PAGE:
Tax Planning Strategies to Consider in the Post-COVID Economy

The economic impacts of COVID-19 continue to reverberate through the economy as more and more workers and businesses struggle with the financial impacts.  While many economists expect workers to gradually return to their jobs over the coming months, a large percentage of Americans will likely end the year with reduced income for 2020. From furloughs and layoffs to wage cuts and reduced hours, lower wages have created difficulties for many individuals and families.  While reductions in income are usually not welcomed, there may be some financial planning approaches to consider. 

Leverage a Roth

A Roth IRA allows taxpayers to earmark after-tax savings that may grow tax-free.  On the other hand, distributions from a Traditional IRA are fully taxable.  For many taxpayers, it can be beneficial to diversify both their investments and the tax treatment of their distributions from investments, making the Roth a helpful tax planning tool.  And with record levels of government spending aimed at supporting the economy, the chance that taxes increase in the future may be rising, possibly increasing the attractiveness of the Roth IRA for years to come.  

While the Roth IRA has always been an important tool for retirement savers, contribution limits often prevent taxpayers from taking advantage.  For those that might not have otherwise qualified, lower income levels may open the door for Roth contributions.  For single filers in 2020, full Roth contributions are available up to $124,000 in income with phaseouts occurring if you earn between $124,000 and $139,000. For Taxpayers married filing jointly, full contributions are available up to $196,000 in income with contributions phasing out from $196,000 to $206,000.

While it can be difficult to save money when your income has also declined, taxpayers that are still in the position to save may want to implement a Roth in 2020.

For taxpayers that may not qualify for a Roth IRA but still want to hedge the risk of higher future tax rates, a Roth 401(k), which has no income limitation may be a good opportunity.  However, be sure to review your marginal tax rate with a professional to determine whether a Roth or Traditional 401(k) would be more advantageous for you.


In addition to reductions in income, some taxpayers have also experienced declines in the value of their portfolios, which offers some additional planning opportunities.  First, taxpayers that may find themselves in a lower tax bracket this year may want to take the Roth strategy one step further and consider a Roth conversion. 

Converting a traditional IRA to a Roth IRA while you are in a lower marginal bracket may be beneficial for some taxpayers.  Specifically, a Roth may be especially attractive if you believe that you might be in a higher tax bracket in retirement than you are today.  Implementing a Roth conversion while your account balance is lower due to market volatility can also make this strategy even more beneficial.  However, Roth IRA conversions can be a little complicated and it is important to understand the full impact. 

Since a Roth conversion will usually result in having to pay a tax bill due to the conversion, it is also important that you have the cash reserve to pay the tax liability.  You also should familiarize yourself with the five-year rule for withdrawals from a Roth which requires that you hold your account for five years prior to distributing earnings.  Remember, this only applies to earnings and not your principal.  Lower marginal tax rates can make the Roth conversion more attractive so be sure to examine the numbers with a professional.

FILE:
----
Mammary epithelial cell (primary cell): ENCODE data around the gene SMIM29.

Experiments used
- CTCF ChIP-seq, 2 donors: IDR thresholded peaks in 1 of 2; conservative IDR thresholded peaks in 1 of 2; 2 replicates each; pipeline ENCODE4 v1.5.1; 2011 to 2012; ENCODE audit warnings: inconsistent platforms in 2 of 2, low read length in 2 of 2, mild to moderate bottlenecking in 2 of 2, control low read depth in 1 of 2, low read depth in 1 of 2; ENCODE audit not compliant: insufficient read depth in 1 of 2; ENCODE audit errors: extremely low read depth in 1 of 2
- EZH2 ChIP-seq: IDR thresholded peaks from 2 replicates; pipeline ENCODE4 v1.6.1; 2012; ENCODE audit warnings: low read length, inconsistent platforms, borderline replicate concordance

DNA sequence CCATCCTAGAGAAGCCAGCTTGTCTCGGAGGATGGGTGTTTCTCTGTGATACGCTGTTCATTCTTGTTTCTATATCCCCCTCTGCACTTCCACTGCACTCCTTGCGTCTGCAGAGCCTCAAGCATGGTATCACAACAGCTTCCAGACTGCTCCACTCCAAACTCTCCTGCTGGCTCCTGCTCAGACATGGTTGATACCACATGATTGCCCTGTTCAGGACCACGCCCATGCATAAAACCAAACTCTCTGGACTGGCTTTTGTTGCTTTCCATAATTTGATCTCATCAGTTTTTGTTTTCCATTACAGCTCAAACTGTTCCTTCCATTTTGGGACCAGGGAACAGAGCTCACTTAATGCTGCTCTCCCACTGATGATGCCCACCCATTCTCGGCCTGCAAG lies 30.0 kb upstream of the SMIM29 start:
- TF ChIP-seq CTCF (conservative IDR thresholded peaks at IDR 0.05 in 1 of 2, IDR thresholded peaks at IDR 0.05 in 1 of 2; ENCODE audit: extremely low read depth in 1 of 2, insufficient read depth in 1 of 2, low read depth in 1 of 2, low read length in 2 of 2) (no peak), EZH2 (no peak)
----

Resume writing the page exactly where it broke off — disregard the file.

Harvest tax gains and losses

While most investors do not want to experience declines, volatility can also open the door to strategic tax-loss and tax-gain harvesting opportunities.  While most investors are aware of harvesting losses while the market may be down, some investors may forget about harvesting gains too. 

If you have investments that you may have wanted to sell and diversify in the past but held off doing so because of the taxable gains, now may be a more attractive time to harvest the gains.  First, the capital gain may be lower if the value of the security is lower.  Second, if your income is down this year, you might even be able to harvest the gain at a 0% long term capital gains rate.  This would apply for single filers with income from $0 to $40,000 and married filers filing jointly with income from $0 - $80,000.  Both single filers with income from $40,000 to $441,450 and married joint filers with income from $80,000 - $496,050 pay long term capital gains at a rate of 15% while taxpayers above those thresholds pay at the 20 percent rate.  Keep in mind, there is also a net investment income tax of 3.8 percent which applies to any income that came from investments in excess of $200,000 for single filers and $250,000 for married filers. 

Prior to implementing any savings or investing plan, be sure to maintain sufficient cash reserves and or lines of credit to help with liquidity needs. Since everyone’s situation is unique, consider speaking to your tax and financial advisers to determine the most appropriate approach for you.

Kurt J. Rossi, MBA, CFP®, CRPC®, AIF® is a CERTIFIED FINANCIAL PLANNERtm & Wealth Advisor.  He can be reached for questions at 732-280-7550,, & LPL Financial Member FINRA/SIPC.